The Best Member Appreciation Events Around
This is Part 2 of a two-part series. In Part 1, the experts shared their tips for throwing a stellar member appreciation event. Now, they’re pulling back the curtain on their most successful events.
Gyms across North America (and the world) are continuing to figure out how to remain open while minimizing the risk of exposure and keeping climbers safe and healthy. The members who chose to keep paying their membership fees rather than freezing or cancelling altogether mean more than ever.
The landscape is changing, but one thing remains consistent: it’s incredibly important to make sure your members know they’re appreciated. Right now, that means getting creative. It’s not just what you do—it’s how you do it. The key, our experts say, is knowing what your audience wants.
Note: We chatted with these experts just before the pandemic hit—they’re not throwing in-person events right now.
Rock Mill Climbing • Akron, Ohio • “Bouldering Sucks” Event
“One event that stands out every year is the traverse competition we hold called ‘Bouldering Sucks,’” says Nick Muffet, Marketing & Community Director at Rock Mill Climbing, adding that Rock Mill is a bouldering-only gym. “The energy is always really high, and it's such a goofy concept that no one takes it too seriously.”
In the past, Muffet says Rock Mill has seen about one-sixth of their member base at this event. “We certainly have events where the turnout is higher, but we've started to move away from evaluating member appreciation events on turnout alone,” he explains.
The questions they’re asking now: Did the people that attended have fun? Did we celebrate our love for climbing together? With some additional planning, it’s possible to build camaraderie by holding a climbing comp where scores are tracked over the course of, say, a week, allowing members to check a scoreboard when they come in at their appointed times.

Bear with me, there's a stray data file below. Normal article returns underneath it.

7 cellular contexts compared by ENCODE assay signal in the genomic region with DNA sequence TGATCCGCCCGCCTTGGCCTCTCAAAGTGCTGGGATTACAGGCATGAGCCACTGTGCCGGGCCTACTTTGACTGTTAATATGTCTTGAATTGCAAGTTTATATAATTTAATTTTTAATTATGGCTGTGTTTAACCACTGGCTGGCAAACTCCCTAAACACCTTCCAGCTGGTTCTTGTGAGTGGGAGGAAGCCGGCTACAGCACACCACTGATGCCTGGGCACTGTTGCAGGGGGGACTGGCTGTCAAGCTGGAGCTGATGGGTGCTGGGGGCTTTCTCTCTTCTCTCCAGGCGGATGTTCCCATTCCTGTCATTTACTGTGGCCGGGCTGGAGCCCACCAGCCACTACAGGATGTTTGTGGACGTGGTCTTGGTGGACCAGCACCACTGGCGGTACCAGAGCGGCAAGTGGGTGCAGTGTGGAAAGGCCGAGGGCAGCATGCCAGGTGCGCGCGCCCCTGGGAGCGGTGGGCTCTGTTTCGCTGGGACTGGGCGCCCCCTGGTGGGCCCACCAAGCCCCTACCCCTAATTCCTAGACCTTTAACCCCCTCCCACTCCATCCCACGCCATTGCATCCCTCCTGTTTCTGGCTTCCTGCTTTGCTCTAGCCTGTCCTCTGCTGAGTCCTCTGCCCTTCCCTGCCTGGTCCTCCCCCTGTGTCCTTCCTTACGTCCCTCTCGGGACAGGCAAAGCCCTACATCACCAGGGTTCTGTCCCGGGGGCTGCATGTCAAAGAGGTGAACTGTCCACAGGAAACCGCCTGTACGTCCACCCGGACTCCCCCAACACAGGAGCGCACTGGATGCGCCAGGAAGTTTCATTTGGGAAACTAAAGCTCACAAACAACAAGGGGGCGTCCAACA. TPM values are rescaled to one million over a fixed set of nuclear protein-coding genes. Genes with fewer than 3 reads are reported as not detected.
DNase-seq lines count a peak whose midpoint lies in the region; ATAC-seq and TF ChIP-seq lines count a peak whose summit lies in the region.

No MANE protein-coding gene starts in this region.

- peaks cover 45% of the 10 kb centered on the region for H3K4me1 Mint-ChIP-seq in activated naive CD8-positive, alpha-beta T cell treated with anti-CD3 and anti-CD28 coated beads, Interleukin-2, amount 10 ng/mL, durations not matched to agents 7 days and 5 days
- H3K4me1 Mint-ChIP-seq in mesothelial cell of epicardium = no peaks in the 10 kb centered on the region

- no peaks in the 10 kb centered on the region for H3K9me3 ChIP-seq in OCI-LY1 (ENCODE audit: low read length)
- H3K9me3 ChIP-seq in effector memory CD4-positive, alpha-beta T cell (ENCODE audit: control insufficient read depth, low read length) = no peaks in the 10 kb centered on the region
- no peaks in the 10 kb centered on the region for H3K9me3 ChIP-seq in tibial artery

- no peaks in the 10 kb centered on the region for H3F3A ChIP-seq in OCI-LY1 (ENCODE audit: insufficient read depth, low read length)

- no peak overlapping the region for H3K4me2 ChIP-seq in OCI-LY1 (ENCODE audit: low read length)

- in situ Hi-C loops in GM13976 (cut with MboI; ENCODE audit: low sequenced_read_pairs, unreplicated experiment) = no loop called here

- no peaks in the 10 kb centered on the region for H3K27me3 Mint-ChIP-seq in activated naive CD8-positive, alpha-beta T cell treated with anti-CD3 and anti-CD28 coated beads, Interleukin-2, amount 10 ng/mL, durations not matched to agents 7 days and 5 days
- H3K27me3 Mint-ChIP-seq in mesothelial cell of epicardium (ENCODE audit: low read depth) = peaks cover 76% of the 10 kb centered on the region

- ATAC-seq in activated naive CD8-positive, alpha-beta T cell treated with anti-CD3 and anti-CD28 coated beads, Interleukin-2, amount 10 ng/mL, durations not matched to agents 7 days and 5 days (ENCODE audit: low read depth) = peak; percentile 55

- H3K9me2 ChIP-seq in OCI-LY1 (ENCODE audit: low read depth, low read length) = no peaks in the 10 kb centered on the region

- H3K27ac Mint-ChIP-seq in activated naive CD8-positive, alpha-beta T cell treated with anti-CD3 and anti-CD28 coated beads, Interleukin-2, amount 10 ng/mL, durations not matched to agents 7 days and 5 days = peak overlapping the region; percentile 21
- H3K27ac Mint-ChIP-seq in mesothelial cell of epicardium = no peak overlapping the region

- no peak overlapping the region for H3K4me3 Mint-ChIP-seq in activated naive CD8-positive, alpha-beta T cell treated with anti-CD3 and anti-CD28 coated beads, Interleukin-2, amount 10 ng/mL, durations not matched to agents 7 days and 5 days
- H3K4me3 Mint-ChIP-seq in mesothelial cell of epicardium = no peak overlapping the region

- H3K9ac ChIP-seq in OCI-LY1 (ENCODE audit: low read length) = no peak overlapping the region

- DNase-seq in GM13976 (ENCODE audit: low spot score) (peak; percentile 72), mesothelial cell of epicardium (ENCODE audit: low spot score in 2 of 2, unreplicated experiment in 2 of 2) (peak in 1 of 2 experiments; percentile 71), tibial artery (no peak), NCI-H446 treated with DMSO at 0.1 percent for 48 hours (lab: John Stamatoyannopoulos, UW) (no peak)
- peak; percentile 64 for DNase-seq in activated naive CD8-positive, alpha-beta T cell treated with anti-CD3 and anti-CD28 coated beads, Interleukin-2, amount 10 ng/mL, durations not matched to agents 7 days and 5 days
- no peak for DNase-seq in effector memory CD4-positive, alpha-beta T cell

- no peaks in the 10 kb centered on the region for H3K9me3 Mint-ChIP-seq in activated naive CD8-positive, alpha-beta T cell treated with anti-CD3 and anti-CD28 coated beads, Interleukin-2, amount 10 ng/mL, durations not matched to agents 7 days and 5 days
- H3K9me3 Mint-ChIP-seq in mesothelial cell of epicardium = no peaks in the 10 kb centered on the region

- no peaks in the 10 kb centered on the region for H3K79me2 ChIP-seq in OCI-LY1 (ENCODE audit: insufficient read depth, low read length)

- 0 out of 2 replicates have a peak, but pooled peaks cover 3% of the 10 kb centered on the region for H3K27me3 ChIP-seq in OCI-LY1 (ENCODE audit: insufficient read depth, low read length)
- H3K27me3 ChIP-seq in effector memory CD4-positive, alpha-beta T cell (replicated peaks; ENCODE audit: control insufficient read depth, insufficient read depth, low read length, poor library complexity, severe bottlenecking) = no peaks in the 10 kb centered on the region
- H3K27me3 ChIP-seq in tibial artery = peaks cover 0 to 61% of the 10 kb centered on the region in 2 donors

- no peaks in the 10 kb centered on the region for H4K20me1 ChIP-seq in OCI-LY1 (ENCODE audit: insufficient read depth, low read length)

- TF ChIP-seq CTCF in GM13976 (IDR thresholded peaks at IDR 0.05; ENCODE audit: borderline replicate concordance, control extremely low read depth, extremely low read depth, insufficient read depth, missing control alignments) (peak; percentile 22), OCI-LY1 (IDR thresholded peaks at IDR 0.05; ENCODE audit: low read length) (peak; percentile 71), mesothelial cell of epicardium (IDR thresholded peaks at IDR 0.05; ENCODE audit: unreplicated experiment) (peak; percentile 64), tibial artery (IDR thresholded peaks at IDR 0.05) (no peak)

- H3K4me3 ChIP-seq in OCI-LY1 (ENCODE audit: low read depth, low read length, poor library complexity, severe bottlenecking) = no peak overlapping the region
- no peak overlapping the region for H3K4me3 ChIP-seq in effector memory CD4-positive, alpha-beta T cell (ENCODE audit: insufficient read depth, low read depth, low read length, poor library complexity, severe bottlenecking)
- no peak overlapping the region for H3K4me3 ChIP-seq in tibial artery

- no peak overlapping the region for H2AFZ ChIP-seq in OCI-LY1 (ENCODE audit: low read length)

The bottom line: “We try and mix up our events so that we engage every type of member every few months, but we probably won't get them all to the same event.” This is especially true now, with limited capacities being enforced at many gyms.
True North Climbing • Toronto, Ontario • Game Show Night
True North Climbing really knows how to get creative. Among their Assistant Manager, Will Jung’s favorites: “We've held a parkour/bouldering hybrid comp, a speed climbing comp via auto-belay on an overhung lead wall, and a Game Show Night à la The Price Is Right—with climbing products and apparel, including spinning the wheel and showcase showdown.”
The turnouts on those events vary, he says, depending on the time of year and day of the week (and whether they offered free food and beer). In times when sharing communal food isn’t a possibility, a virtual event can still bring members together.
The bottom line: The most popular events were those where more people can enjoy the event, versus events where the stronger climbers excel the most. “Having enthusiastic staff always helps,” he adds.
Little Rock Climbing Center • Little Rock, Arkansas • Weekly Bouldering League
LRCC does a number of events, but their Summer Bouldering League, held with new routes every Tuesday, is their most popular. It’s a team event with three or four climbers to a team, and there’s a handicap system—so you don’t necessarily have to be the strongest climber at the gym for your team to make a good showing.
Right now, it’s key to find ways to keep climbing fresh despite the lower energy due to limited capacity. While a traditional bouldering league may not make sense, challenging members to pair up with their friends (even if they’re coming in and climbing their routes at different times) can keep the team spirit alive.
The bottom line: Know your audience—and deliver what they want.
At the end of the day, it’s creativity that fuels successful events. Obviously given the pandemic, events look different now. The only thing that remains the same is the necessity of relying on ingenuity, grit, and community.
About the Author
Emma Walker is a freelance writer, editor, and an account manager with Golden, Colorado-based Bonfire Collective. Emma earned her M.S. in Outdoor and Environmental Education from Alaska Pacific University and has worked as an educator and guide at gyms, crags, and peaks around the American West.